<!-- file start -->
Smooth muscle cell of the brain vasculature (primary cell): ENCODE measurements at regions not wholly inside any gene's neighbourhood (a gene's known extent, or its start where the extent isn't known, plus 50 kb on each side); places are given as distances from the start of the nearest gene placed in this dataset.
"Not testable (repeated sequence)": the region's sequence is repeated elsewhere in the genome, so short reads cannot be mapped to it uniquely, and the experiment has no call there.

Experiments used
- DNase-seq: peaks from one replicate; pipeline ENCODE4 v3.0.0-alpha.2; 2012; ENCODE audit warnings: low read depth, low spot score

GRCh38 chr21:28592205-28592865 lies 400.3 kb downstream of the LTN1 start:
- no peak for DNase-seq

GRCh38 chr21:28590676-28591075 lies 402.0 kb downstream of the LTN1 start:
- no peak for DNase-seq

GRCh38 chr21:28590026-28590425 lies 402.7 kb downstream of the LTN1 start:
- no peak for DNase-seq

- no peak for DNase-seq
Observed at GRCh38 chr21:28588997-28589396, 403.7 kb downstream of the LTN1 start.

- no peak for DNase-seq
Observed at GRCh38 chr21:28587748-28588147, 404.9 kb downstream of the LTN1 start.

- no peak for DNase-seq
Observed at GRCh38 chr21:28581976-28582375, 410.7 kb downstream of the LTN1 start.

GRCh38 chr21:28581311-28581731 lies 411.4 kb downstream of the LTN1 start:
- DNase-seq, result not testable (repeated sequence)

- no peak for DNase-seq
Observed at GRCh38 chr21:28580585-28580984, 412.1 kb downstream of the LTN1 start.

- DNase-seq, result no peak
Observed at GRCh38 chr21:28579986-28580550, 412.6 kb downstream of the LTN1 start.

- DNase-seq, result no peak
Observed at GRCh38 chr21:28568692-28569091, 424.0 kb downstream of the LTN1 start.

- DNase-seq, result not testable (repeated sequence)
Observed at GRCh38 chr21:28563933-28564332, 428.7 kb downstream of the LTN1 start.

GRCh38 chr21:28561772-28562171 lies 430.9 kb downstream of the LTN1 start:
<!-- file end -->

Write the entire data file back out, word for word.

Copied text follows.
Smooth muscle cell of the brain vasculature (primary cell): ENCODE measurements at regions not wholly inside any gene's neighbourhood (a gene's known extent, or its start where the extent isn't known, plus 50 kb on each side); places are given as distances from the start of the nearest gene placed in this dataset.
"Not testable (repeated sequence)": the region's sequence is repeated elsewhere in the genome, so short reads cannot be mapped to it uniquely, and the experiment has no call there.

Experiments used
- DNase-seq: peaks from one replicate; pipeline ENCODE4 v3.0.0-alpha.2; 2012; ENCODE audit warnings: low read depth, low spot score

GRCh38 chr21:28592205-28592865 lies 400.3 kb downstream of the LTN1 start:
- no peak for DNase-seq

GRCh38 chr21:28590676-28591075 lies 402.0 kb downstream of the LTN1 start:
- no peak for DNase-seq

GRCh38 chr21:28590026-28590425 lies 402.7 kb downstream of the LTN1 start:
- no peak for DNase-seq

- no peak for DNase-seq
Observed at GRCh38 chr21:28588997-28589396, 403.7 kb downstream of the LTN1 start.

- no peak for DNase-seq
Observed at GRCh38 chr21:28587748-28588147, 404.9 kb downstream of the LTN1 start.

- no peak for DNase-seq
Observed at GRCh38 chr21:28581976-28582375, 410.7 kb downstream of the LTN1 start.

GRCh38 chr21:28581311-28581731 lies 411.4 kb downstream of the LTN1 start:
- DNase-seq, result not testable (repeated sequence)

- no peak for DNase-seq
Observed at GRCh38 chr21:28580585-28580984, 412.1 kb downstream of the LTN1 start.

- DNase-seq, result no peak
Observed at GRCh38 chr21:28579986-28580550, 412.6 kb downstream of the LTN1 start.

- DNase-seq, result no peak
Observed at GRCh38 chr21:28568692-28569091, 424.0 kb downstream of the LTN1 start.

- DNase-seq, result not testable (repeated sequence)
Observed at GRCh38 chr21:28563933-28564332, 428.7 kb downstream of the LTN1 start.

GRCh38 chr21:28561772-28562171 lies 430.9 kb downstream of the LTN1 start: